Today she spoke at the Penn State Forum luncheon, offering some advice and humor from her most recent book: When She Makes More: 10 Rules for Breadwinning Women.
There’s a lot of evidence, Torabi says, that a woman who makes more money than her husband can face tough challenges: Couples in which the woman is the breadwinner have a 50 percent higher divorce rate, and the husband is five times more likely to cheat, to name just two statistics. Not to mention the frustration and resentment the woman might feel—or the judgmental comments from her family or friends.
Torabi’s book offers 10 suggestions; in the luncheon today at the Nittany Lion Inn, Torabi spotlighted three of them: (more…)
Back in 2012, when a record 86 alumni were running for a seat on the Penn State Board of Trustees in the wake of the Sandusky scandal, we introduced a project designed to help voters sort through all those candidates. We patterned it after the voters’ guides that the League of Women Voters pioneered, and we called it “Three Questions for the Candidates.”
We’ve continued the project every year since then, even as the number of candidates has declined: 39 alumni running for a seat in 2013 and 31 last year. This year saw an even more dramatic drop, and in fact the race is essentially uncontested: Only three candidates are running for the three available alumni-elected seats.
We talked about it in-house, and decided that even with three unopposed candidates, the project is still worth doing. Alumni still need to know where their trustees, or potential trustees, stand on the issues. So we invited Anthony Lubrano, Ryan McCombie, and Robert Tribeck to answer this year’s three questions.
Tribeck sent us his answers, and you’ll see them on our site. McCombie responded that he wouldn’t be in a position to participate: “I am on travel until Easter Sunday with only my IPad to compose on and little thoughtful time,” he replied. “I don’t believe I will be able to frame these questions worthy of your publication and editor’s eye satisfactorily in time. I’m afraid you are going to do this without me this year. Sorry.” Lubrano didn’t respond at all.
Still, we’ve assembled the site, including not only Tribeck’s responses but also links to all three candidates’ bios and official position statements on the trustees’ website. Information on election dates and eligibility is on the site as well. We hope that you’ll check it out—and that you’ll vote.
Tina Hay, editor
Penn State president Eric Barron addressed the media for about 20 minutes this afternoon, talking about the agreement that repeals the NCAA’s sanctions against Penn State. Here are a few of his comments:
—”I’m pleased we can close this chapter,” he said, “and look ahead to the important challenges and opportunities that face Penn State.”
—In addressing “a few key details” of the agreement, he mentioned that the $60 million fine imposed on Penn State “remains in the state of Pennsylvania, first and foremost.” Of that, $48 million goes to the Commonwealth, and the other $12 million “will remain at Penn State, to create an endowment, which is a long-term investment in [programs] … to help eradicate child abuse.”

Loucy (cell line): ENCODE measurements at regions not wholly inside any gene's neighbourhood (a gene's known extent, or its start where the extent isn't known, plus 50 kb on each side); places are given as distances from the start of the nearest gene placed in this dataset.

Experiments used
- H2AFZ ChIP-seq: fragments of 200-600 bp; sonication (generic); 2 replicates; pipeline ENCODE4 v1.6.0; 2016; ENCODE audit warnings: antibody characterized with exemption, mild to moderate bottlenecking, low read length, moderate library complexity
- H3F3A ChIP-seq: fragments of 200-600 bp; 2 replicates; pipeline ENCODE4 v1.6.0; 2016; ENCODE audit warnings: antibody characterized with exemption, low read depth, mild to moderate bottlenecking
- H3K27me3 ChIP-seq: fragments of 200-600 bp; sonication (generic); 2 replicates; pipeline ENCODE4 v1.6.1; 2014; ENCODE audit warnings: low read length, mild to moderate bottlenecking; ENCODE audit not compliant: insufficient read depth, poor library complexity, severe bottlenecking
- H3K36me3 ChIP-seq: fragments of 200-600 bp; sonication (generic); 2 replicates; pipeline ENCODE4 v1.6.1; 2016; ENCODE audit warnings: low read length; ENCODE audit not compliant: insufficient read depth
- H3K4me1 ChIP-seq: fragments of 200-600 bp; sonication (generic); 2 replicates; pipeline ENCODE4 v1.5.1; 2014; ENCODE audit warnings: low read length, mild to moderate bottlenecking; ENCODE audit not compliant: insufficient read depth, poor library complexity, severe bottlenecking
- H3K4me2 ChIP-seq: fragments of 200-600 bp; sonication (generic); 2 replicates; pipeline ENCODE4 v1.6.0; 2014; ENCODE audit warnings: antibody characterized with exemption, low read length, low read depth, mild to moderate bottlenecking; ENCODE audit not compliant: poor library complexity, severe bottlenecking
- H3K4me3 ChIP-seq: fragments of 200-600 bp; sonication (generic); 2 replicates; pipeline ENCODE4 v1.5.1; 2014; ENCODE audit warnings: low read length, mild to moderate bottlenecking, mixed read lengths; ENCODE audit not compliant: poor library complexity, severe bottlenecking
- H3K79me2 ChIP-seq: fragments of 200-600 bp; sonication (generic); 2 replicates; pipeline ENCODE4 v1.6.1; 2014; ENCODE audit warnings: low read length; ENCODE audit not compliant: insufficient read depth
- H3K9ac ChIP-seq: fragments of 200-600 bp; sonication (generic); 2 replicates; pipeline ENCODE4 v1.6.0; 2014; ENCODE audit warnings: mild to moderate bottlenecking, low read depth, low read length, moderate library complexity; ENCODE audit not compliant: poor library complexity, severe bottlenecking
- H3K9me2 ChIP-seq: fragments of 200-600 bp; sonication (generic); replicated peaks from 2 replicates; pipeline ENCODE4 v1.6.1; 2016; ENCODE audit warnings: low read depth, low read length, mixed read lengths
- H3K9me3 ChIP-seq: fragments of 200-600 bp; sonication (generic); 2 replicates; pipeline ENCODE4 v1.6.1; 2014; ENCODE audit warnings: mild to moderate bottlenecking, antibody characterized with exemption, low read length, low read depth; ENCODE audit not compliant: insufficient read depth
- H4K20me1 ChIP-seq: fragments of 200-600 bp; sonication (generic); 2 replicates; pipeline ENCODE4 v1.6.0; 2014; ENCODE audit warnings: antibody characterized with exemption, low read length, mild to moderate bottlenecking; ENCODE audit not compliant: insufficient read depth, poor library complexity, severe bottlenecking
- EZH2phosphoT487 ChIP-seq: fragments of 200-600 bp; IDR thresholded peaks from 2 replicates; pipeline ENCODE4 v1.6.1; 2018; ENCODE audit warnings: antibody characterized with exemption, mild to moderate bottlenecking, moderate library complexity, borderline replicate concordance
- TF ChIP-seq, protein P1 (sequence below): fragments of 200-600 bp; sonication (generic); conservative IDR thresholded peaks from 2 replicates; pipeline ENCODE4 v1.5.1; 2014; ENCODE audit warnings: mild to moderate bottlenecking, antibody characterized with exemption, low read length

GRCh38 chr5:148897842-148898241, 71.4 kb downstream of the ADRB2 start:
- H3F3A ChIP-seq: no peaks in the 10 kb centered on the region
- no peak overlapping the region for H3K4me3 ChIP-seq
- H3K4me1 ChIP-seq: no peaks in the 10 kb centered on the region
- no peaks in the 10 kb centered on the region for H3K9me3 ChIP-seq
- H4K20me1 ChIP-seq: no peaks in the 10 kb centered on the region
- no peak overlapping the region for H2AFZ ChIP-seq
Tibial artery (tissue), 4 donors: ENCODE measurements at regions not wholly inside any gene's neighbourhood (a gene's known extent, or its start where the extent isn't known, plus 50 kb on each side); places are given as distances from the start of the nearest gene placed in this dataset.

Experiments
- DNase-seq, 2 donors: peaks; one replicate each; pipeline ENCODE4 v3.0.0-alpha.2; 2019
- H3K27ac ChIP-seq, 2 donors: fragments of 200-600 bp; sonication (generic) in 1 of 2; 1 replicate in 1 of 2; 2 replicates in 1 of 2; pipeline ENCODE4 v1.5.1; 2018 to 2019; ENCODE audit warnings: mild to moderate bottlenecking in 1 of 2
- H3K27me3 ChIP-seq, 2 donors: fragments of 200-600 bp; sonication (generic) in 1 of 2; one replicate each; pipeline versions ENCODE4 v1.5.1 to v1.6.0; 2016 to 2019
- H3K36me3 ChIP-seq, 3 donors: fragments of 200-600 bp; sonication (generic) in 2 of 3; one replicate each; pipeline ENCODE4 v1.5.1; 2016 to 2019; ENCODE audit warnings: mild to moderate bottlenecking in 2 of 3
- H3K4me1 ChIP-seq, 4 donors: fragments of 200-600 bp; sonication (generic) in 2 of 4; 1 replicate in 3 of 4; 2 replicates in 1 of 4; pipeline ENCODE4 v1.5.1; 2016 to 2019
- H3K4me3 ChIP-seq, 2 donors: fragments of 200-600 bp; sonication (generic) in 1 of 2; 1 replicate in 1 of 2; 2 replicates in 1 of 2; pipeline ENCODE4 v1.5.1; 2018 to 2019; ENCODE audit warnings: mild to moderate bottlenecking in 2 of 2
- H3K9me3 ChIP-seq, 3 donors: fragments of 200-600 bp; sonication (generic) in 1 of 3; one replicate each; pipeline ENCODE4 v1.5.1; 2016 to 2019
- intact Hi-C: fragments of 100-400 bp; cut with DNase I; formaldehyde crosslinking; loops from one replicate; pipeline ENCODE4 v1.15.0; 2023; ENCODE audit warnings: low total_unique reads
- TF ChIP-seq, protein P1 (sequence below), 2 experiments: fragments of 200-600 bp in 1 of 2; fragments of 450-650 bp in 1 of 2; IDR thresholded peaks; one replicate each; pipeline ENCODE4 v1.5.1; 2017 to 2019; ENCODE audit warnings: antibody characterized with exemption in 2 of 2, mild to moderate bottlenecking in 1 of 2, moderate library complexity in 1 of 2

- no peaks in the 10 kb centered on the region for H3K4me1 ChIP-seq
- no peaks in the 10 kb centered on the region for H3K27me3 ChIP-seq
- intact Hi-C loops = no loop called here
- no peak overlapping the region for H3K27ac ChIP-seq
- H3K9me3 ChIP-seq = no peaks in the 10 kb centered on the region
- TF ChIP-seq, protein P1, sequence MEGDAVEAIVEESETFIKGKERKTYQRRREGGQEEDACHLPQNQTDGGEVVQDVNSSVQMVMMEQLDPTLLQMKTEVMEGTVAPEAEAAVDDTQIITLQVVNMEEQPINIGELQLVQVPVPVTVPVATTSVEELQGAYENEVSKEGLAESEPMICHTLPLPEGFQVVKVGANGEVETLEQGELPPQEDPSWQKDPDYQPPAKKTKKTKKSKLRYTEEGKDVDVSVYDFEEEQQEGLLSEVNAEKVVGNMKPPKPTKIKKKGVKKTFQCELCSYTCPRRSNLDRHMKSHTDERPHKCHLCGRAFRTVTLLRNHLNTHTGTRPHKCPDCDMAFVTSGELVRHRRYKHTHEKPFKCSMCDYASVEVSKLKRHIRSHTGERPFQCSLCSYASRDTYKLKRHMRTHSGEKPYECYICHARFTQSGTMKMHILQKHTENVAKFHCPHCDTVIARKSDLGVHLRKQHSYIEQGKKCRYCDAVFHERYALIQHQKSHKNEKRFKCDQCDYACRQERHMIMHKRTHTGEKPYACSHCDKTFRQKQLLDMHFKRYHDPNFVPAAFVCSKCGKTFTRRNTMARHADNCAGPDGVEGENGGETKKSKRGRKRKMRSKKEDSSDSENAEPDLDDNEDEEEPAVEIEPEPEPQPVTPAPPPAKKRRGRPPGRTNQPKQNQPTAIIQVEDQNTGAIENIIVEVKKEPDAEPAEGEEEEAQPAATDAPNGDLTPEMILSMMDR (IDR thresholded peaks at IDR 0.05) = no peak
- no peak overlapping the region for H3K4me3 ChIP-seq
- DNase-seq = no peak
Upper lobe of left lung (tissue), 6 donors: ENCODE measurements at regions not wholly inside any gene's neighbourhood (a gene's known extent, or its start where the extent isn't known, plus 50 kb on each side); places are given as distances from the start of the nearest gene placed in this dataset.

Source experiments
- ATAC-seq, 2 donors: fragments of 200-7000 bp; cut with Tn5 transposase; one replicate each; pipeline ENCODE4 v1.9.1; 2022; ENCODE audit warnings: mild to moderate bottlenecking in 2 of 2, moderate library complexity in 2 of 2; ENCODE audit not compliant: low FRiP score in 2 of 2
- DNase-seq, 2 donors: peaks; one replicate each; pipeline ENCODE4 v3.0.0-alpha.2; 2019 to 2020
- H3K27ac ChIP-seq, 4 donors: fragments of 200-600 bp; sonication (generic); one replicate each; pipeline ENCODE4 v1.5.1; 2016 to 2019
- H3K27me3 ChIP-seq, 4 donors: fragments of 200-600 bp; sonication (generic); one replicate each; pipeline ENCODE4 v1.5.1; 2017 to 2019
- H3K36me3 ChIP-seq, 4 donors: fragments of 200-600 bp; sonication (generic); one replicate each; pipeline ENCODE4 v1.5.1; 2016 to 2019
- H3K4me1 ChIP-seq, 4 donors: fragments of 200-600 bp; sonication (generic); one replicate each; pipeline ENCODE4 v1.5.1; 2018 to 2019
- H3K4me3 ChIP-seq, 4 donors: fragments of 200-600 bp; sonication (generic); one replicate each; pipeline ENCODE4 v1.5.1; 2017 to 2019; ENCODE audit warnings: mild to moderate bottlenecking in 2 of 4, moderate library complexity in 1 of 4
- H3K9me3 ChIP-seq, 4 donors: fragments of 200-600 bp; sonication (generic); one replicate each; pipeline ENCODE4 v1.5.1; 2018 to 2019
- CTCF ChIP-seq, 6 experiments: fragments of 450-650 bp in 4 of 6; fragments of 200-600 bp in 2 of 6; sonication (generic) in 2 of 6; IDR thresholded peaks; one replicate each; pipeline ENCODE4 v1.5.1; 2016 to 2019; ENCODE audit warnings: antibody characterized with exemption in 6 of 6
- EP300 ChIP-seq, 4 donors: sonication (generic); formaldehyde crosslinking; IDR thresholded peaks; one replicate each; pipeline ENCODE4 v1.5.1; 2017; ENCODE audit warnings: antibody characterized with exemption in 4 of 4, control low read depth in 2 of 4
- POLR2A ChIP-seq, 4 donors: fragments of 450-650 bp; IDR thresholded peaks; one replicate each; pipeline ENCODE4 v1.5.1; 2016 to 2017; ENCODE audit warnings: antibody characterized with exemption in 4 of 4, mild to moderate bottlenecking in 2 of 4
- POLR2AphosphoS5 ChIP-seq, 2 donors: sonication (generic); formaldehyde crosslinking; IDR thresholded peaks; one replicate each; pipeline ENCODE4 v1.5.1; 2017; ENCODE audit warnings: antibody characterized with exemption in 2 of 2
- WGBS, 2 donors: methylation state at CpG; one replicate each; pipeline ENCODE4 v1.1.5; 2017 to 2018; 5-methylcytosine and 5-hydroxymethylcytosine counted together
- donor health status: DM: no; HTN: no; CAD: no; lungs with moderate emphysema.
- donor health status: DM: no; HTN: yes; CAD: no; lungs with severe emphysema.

—Asked about the fate of the Paterno statue, and other calls for Penn State to honor Joe Paterno’s career, Barron said: “Those who know me know that I prefer not to talk about things that will be a topic of discussion [publicly] … before chatting with lots of people. [But] there will be a time and place.”
—Asked what becomes of the Big Ten sanctions, including the sharing of football bowl revenues, Barron pointed out that the Big Ten is a party to the Athletics Integrity Agreement that will be renegotiated under the terms of the settlement. “I will discuss it with my fellow presidents,” Barron said. “They’re expecting that discussion to occur.”
—Barron was asked if, with the 2012 consent decree now erased, this might be a good time for academia to take a fresh look at the NCAA and its powers. “Hindsight is a fascinating thing,” Barron began. “I’ve talked to many of my fellow presidents, and did so to my ACC representative when I was at Florida State, suggesting that the NCAA moved too quickly. At the same time, they came to their decisions with the best possible motive—of not wanting to have such things occur, and with the notion that they had a responsibility to look … at institutional control. I see little purpose in trying to fault them.”
—He was asked to talk about how much communication there was with the Board of Trustees in the negotiations with state officials and the NCAA. He wouldn’t say much, except that “I hear frequently from my trustees, and that’s a good thing … but negotiation of details is first and foremost with the attorneys. … Then, when you have a sense of what agreement is possible, that’s the best time to bring it to the board. Then they can make the best possible decision. And, as you can see, the vote was unanimous.” He added that the negotiations were going on “right up to that moment,” presumably meaning right up until the start of the trustees’ meeting this afternoon.
—Asked again about the Paterno statue, he said: “Same answer. [I’m a] boring guy. There’ll be a good time and place.”
—In November, President Barron said he was committed to personally reviewing the Freeh Report. At today’s news conference he said today’s events don’t change that plan. “I am very appreciative that we’ve hit a tremendous milestone today, and that’s what we’re going to focus on,” he said, “but I don’t think my responsibilities change.”
—Asked if he had a message for students who might be inclined to celebrate today’s news, he referred to the spontaneous—but peaceful—rally that took place when Penn State’s bowl eligibility was restored last fall. “Our students acted with a high level of enthusiasm but with a great deal of respect,” Barron said, “and although I think I told you I was always worried about such an activity, I was very pleased by their behavior. And I’m hoping from every inch of my body that I can be equally proud today. This is something to be very happy about; this is not something that should promote destructive behavior in any way, shape, or form.”
Tina Hay, editor